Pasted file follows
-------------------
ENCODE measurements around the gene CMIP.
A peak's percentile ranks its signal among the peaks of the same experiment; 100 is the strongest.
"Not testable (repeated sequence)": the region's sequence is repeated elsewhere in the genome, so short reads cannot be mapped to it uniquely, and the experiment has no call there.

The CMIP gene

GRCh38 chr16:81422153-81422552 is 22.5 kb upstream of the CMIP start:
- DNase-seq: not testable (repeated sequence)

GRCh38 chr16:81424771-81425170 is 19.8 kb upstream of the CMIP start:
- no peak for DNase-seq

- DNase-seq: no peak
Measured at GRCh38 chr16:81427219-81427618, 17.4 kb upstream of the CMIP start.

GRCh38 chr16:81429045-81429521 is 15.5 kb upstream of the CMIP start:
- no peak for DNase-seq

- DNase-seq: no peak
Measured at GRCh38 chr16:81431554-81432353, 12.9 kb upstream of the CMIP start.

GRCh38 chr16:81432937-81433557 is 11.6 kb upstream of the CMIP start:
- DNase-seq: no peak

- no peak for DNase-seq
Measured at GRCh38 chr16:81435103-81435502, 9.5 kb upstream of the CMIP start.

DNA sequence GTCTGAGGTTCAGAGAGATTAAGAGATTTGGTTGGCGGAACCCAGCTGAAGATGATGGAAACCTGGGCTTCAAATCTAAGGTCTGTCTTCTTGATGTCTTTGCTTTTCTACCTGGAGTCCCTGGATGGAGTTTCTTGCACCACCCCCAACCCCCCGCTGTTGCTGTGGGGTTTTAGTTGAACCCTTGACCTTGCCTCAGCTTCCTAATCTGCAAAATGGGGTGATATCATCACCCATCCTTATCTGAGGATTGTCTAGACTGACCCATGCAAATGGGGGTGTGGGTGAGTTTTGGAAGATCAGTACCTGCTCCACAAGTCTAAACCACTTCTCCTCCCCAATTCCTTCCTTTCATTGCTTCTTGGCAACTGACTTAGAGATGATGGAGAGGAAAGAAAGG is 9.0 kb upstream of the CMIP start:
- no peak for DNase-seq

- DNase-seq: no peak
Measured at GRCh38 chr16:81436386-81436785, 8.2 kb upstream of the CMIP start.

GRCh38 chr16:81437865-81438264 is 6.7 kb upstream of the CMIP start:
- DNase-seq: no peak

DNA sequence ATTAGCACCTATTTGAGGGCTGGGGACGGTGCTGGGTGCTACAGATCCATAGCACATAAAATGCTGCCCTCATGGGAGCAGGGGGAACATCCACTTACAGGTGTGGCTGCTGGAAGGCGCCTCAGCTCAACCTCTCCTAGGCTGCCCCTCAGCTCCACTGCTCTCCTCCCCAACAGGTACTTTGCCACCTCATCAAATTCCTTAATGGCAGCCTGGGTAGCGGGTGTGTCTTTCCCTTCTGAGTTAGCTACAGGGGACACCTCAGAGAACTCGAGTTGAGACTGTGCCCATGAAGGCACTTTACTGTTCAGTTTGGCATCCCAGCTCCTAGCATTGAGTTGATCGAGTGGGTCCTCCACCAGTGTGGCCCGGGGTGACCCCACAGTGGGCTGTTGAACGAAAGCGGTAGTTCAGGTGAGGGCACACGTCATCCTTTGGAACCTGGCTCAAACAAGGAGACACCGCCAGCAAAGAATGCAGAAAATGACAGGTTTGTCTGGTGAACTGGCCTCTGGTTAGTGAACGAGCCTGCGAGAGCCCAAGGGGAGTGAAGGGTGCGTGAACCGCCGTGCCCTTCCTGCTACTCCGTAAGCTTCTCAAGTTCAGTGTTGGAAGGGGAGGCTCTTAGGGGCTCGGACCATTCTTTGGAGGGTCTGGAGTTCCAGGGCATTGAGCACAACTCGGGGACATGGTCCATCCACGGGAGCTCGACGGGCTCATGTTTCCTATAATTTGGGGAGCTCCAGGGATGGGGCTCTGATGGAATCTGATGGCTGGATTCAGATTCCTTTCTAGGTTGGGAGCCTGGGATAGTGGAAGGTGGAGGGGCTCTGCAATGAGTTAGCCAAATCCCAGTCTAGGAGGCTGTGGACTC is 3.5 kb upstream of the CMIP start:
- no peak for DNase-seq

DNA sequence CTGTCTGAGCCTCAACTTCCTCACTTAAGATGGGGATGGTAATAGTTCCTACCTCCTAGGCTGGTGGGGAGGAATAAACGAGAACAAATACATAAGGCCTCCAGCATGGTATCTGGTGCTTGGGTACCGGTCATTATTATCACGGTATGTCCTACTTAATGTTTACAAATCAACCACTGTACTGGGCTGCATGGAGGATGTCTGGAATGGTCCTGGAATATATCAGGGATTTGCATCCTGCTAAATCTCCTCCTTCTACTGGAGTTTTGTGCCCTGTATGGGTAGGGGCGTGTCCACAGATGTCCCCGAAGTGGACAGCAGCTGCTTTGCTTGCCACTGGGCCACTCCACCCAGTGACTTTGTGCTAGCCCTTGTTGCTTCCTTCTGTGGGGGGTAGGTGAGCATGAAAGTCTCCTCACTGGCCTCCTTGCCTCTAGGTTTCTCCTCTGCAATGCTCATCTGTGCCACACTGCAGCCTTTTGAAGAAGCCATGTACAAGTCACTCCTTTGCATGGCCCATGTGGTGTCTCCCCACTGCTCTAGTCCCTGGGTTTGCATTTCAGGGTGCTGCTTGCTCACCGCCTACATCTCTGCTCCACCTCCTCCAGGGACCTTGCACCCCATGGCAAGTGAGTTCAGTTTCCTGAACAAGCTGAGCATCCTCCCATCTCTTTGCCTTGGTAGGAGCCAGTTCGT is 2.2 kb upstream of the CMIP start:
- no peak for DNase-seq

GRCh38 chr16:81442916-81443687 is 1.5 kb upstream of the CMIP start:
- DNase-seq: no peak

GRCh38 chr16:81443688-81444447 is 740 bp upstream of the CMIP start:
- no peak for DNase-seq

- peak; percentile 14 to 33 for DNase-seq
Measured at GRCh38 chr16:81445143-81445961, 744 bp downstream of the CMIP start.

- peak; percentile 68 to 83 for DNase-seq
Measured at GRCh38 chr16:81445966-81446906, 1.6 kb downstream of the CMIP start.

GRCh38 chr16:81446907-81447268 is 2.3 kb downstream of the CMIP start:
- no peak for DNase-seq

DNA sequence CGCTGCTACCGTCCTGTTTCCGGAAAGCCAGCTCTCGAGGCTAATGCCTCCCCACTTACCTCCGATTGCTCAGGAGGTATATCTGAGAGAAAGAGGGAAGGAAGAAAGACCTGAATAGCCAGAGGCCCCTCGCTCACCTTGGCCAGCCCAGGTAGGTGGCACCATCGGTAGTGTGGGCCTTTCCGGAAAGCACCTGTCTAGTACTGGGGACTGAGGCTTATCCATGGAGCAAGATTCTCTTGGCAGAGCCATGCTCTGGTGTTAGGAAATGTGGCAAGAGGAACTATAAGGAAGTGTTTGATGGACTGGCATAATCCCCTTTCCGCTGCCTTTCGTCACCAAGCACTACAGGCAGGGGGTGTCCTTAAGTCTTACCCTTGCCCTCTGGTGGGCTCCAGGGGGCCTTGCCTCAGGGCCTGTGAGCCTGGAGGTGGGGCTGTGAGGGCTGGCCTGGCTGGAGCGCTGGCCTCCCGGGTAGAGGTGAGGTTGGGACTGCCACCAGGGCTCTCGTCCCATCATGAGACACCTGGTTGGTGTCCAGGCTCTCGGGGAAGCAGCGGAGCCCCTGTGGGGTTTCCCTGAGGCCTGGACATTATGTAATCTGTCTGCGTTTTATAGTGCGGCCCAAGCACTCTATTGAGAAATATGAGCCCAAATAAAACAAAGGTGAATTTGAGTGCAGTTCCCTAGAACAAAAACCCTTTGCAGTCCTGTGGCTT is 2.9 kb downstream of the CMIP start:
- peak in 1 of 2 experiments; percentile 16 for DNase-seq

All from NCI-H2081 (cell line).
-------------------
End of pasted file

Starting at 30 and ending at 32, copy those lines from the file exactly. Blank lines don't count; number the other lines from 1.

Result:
- DNase-seq: no peak

GRCh38 chr16:81443688-81444447 is 740 bp upstream of the CMIP start:
- no peak for DNase-seq